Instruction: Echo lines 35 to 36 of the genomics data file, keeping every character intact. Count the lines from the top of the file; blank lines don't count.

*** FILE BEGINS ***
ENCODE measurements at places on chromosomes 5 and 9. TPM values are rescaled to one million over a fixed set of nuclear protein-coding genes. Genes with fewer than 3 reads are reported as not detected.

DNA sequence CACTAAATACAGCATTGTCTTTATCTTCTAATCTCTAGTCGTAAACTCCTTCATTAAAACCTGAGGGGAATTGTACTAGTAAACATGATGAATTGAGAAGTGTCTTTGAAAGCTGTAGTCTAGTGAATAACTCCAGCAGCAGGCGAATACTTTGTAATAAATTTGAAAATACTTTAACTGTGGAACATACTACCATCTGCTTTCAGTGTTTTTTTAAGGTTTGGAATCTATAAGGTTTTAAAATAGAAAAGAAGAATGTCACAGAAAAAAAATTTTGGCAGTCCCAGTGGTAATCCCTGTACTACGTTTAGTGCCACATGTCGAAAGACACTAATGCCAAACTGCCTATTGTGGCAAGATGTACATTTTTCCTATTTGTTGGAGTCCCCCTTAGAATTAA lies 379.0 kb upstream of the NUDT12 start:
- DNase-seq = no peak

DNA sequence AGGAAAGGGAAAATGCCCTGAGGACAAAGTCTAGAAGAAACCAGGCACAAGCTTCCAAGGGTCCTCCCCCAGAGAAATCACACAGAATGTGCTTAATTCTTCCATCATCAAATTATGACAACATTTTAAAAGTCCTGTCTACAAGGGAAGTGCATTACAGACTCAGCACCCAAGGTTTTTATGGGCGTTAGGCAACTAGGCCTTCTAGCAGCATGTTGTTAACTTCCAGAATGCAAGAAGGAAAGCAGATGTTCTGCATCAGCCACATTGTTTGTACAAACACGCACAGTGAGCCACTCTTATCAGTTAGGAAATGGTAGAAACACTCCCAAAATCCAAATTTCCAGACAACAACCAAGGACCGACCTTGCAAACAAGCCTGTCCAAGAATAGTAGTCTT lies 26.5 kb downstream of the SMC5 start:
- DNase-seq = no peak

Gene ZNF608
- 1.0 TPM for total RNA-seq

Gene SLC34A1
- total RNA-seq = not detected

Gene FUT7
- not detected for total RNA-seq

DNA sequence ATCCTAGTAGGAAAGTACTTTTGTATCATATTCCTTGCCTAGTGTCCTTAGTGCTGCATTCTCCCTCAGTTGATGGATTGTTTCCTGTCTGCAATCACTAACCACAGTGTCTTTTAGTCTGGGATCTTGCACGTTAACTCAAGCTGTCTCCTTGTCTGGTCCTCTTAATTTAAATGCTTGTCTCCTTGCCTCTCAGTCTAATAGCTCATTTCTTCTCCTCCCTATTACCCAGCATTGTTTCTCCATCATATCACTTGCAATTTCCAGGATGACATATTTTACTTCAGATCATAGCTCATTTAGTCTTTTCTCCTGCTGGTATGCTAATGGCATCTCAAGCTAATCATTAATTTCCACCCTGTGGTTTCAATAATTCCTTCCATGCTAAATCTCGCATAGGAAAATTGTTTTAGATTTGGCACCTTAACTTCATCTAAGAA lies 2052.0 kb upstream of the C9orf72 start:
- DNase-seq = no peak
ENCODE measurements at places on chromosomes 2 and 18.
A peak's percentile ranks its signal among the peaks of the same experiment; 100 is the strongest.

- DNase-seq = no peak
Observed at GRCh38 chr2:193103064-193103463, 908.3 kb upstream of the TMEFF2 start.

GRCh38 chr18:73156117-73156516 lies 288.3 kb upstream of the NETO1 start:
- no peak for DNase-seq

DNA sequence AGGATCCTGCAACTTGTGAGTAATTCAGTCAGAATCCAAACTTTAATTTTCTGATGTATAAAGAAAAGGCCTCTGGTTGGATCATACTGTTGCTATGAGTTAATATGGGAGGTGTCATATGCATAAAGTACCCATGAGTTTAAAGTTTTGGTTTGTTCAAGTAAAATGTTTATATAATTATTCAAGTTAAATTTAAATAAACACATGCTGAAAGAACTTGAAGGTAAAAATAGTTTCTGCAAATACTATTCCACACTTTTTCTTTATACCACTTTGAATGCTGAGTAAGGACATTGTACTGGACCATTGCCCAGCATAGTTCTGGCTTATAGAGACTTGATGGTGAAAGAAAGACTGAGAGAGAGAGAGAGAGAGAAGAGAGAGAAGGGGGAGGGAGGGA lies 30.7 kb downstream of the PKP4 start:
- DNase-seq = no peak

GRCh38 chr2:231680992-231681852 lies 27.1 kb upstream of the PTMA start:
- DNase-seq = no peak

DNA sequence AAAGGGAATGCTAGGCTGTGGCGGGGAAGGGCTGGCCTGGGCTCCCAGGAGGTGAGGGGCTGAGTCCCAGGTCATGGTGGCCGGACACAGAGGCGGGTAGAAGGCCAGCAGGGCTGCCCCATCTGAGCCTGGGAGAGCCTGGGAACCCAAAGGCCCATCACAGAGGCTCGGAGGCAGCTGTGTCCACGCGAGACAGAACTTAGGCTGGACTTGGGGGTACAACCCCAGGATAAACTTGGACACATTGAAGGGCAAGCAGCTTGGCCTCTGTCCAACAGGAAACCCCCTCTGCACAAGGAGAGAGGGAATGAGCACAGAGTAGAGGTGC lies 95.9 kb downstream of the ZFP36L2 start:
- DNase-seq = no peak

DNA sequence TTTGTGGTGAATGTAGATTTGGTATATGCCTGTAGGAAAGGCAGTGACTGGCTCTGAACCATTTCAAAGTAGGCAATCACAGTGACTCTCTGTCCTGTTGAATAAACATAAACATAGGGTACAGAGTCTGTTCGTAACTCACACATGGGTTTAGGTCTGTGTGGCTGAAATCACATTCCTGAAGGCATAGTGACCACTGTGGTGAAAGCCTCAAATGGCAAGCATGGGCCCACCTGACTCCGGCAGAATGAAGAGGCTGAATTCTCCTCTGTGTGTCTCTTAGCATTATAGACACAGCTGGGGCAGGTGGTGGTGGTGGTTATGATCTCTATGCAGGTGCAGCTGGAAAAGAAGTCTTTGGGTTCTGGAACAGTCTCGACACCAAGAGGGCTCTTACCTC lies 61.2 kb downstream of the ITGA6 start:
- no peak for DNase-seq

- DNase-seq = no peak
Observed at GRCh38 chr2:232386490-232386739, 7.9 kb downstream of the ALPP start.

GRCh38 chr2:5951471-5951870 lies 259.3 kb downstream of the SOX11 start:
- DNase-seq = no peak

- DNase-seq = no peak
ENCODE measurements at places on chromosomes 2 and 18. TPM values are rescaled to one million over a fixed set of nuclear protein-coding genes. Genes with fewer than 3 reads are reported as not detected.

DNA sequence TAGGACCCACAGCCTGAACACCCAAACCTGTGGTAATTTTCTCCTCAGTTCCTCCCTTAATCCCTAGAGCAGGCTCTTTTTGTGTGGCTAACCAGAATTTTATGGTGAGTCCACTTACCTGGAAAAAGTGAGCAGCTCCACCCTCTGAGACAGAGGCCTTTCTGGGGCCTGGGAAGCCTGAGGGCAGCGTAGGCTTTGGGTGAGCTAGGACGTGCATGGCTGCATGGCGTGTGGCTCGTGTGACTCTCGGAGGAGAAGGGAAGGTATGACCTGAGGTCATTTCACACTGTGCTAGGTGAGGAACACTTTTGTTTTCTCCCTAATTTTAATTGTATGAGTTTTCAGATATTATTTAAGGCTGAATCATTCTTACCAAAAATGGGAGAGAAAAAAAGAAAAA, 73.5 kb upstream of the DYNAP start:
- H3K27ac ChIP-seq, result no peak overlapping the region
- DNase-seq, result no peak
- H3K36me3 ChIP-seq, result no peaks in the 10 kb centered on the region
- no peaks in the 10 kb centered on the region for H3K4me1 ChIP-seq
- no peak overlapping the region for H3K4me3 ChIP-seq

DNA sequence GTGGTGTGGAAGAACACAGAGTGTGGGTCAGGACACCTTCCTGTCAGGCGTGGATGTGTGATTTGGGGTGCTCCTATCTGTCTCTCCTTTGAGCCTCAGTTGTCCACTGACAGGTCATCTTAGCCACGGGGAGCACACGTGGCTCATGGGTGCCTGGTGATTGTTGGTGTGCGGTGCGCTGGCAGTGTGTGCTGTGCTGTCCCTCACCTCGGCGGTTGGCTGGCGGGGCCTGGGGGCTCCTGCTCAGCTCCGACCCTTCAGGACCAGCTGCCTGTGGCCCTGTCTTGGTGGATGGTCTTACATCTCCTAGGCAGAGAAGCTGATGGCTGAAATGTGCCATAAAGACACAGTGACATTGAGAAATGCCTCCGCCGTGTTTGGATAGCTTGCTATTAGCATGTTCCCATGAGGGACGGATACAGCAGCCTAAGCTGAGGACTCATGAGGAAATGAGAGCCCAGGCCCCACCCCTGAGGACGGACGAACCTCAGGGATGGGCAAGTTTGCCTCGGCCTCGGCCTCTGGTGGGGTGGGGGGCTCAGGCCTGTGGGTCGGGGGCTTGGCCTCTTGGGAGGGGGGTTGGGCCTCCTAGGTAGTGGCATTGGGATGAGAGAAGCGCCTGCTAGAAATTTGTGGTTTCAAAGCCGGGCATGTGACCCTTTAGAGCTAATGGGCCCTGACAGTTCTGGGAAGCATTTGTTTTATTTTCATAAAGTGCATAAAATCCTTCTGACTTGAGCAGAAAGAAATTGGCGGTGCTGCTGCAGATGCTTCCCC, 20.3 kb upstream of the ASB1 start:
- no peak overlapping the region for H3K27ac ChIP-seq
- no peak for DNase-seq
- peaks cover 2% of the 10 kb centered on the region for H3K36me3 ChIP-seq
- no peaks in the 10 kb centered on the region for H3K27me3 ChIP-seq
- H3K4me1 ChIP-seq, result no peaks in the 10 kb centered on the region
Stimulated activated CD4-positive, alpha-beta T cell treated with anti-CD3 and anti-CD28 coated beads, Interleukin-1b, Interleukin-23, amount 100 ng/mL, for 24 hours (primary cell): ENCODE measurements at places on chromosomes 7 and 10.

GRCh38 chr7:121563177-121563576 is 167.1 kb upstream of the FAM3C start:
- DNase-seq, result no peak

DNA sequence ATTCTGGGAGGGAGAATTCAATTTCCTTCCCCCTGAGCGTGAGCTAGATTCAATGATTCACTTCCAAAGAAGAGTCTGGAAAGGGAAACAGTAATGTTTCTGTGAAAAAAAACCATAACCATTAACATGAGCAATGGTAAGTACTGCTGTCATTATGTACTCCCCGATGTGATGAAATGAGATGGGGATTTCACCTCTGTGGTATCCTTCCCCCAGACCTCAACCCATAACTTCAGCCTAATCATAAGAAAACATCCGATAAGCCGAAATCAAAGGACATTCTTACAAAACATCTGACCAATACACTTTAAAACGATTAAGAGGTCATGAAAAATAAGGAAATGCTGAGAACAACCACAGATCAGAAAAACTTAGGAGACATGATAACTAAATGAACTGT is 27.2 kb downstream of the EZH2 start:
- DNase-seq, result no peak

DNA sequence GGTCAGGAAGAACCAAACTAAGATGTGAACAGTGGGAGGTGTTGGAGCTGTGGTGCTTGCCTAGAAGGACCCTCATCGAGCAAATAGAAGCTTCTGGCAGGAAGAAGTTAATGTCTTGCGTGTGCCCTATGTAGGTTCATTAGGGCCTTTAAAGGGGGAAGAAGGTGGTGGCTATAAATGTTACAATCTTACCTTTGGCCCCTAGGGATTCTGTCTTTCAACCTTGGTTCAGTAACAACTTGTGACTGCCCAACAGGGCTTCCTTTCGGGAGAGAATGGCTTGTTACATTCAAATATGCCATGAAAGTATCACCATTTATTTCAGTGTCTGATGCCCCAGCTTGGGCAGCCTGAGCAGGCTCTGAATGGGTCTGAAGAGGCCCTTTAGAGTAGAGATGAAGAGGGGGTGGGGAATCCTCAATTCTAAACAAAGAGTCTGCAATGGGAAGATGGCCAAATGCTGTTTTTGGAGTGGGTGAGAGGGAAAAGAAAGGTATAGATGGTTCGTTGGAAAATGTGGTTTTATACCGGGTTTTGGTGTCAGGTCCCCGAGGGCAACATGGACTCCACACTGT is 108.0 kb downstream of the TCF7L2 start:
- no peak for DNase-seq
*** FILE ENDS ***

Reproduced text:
- H3K27ac ChIP-seq, result no peak overlapping the region
- DNase-seq, result no peak